Weekly Link Round Up


The weekly link roundup is a collection of links related to Newburgh, revitalization, urban planning and anything else that might inspire change or create dialogue. Photo by NR flickr pool user Brian Wolfe

Is Newburgh, New York, the Next Beacon? [Walnut Street Gazette]
Newburgh Land Bank to receive $2.45 million in state funding [Mid Hudson News]
James Patterson, Weighs in On This Year’s “Newburgh Illuminated Festival” Being Held in the City of Newburgh [PR Web]
Hip Hop/Poet artists stake their claim with a new Collaborative Work Space in the City of Newburgh [PR Web]
Lucy and Desi return to Newburgh [Poughkeepsie Journal]

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4 Comment

  • Is Newburgh, New York, the Next Beacon?…
    Beacon: 2009 combined homestead tax rate 18.9; combined non- homestead tax rate 25.7
    2014 combined homestead tax rate 28.2; combined non- homestead tax rate 38.5
    Newburgh: 2009 combined homestead tax rate 25.6; combined non- homestead tax rate 28.6
    2014 combined homestead tax rate 49.9; combined non- homestead tax rate 56.1
    …must be that ‘Victorian architecture’ ; )


    • I agree that the real estate taxes in City of Newburgh, one of the most distressed places in the USA, are a complete travesty.
      Why are we all asked to subsidize NYC low real estate taxes in the State of NY?

      The system has been designed wrong when in the same state, poor and middle income people pay more for real estate taxes than the wealthy.There is a state issue that affects City of Newburgh taxes. NYC needs to pay more into the state system through the county level of government to lower real estate taxes state wide even if NYC real estate taxes are raised.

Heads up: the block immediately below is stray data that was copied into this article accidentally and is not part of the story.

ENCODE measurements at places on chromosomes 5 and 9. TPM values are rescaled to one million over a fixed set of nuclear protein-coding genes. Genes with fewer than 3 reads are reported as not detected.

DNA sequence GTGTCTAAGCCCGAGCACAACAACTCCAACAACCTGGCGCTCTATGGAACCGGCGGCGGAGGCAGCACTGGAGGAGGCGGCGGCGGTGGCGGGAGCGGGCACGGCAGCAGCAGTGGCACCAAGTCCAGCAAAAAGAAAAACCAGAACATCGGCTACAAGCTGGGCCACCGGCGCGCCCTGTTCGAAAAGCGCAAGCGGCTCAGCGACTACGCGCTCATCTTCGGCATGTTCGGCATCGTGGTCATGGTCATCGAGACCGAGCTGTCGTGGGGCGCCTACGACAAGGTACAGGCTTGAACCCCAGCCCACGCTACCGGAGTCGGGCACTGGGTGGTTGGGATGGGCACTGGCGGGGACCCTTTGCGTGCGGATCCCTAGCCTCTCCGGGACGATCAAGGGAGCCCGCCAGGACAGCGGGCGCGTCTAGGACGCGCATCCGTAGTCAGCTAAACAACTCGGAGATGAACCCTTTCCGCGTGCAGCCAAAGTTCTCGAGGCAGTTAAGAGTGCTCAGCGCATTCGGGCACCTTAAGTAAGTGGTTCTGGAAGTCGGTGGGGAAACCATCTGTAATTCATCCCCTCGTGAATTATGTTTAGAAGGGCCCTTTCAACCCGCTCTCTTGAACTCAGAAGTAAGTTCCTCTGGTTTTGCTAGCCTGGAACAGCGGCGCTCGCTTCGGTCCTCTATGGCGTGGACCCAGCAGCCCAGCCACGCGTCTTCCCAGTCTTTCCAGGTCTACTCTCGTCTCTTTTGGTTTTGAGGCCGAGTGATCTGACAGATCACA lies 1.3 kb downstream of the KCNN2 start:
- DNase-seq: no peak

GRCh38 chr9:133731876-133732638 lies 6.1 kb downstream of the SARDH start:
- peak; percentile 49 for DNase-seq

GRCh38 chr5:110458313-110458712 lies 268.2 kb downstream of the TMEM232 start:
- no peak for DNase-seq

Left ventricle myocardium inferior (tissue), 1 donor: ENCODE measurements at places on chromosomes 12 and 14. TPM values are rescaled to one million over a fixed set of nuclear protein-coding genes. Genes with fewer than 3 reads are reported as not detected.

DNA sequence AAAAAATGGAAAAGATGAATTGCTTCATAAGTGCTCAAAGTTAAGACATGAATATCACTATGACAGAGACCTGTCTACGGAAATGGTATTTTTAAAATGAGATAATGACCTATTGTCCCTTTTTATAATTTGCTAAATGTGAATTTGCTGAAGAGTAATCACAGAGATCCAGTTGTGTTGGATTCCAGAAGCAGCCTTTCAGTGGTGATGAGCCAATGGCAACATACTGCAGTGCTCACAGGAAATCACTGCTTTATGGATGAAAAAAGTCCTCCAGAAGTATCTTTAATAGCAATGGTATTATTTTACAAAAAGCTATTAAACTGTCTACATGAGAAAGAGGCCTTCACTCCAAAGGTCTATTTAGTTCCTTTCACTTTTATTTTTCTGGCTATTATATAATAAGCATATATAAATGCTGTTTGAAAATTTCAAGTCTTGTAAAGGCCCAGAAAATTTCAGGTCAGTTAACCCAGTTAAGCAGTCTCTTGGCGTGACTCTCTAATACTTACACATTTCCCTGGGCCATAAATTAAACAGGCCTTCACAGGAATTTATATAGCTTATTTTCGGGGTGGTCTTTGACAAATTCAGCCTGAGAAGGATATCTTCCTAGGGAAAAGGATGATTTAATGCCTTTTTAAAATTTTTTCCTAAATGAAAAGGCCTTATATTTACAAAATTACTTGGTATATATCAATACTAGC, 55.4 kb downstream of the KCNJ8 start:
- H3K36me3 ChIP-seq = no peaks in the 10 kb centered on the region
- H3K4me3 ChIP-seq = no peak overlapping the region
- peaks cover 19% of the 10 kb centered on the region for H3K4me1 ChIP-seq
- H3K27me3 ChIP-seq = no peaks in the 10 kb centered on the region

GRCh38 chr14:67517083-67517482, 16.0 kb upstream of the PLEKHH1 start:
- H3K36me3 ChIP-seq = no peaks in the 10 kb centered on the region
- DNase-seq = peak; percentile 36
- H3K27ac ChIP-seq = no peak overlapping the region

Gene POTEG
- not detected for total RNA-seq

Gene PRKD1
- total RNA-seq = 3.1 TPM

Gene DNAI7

• Notice any dissimilarity between Newburgh’s Land Bank and the other land bank state grant recipients? They all are in larger cities, or an amalgam of cities or whole counties. It would be interesting to see what the criteria for handing out this chunk of state taxpayer’s money to an unsustainable pipe dream? Until the tax burden for all properties in the City of Newburgh are mitigated somehow, it will be a losing battle. It’s a shame the state taxpayers will lose their investment with this short-sighted decision- as if it’s not enough that we have been dealt another bad idea financed by money that would be better spent.

  • In a sense the U.S. tax payer at large is at risk of losing their investment.
    In 2008 the federal government enacted the Housing and Economic Recovery Act. Out of this congress then enacted the Neighborhood Stabilization Program to provide ‘assistance’ to state and local governments hardest hit by the foreclosure crisis. In 2009, the American Recovery and Reinvestment Act allocated additional funds to distribute,via grants, with some changes to the NSP Act that now allowed land Banks to receive funds for operational costs as well.
    Land Banks essentially are the conduit to gain ready access to these funds. They have an advantage to stream line the foreclosure process and the ability to ‘clear’ titles. From my interpretation, the criteria to issue and receive ‘assistance’ is non-specific and subjective in as much the main criteria of being a ‘Distressed Community” is met. Of added caution, there are provisions written in the statute that enable the Land Bank, should it see fit, the ability to take on debt, i.e. issue bonds, as well as the ability to seek inclusion of the school district in its operations. Though the local and state municipalities are not liable per se, should the Land Bank default on its debt obligations there is nothing stopping tptb of providing a taxpayer ‘bailout’ should it occur.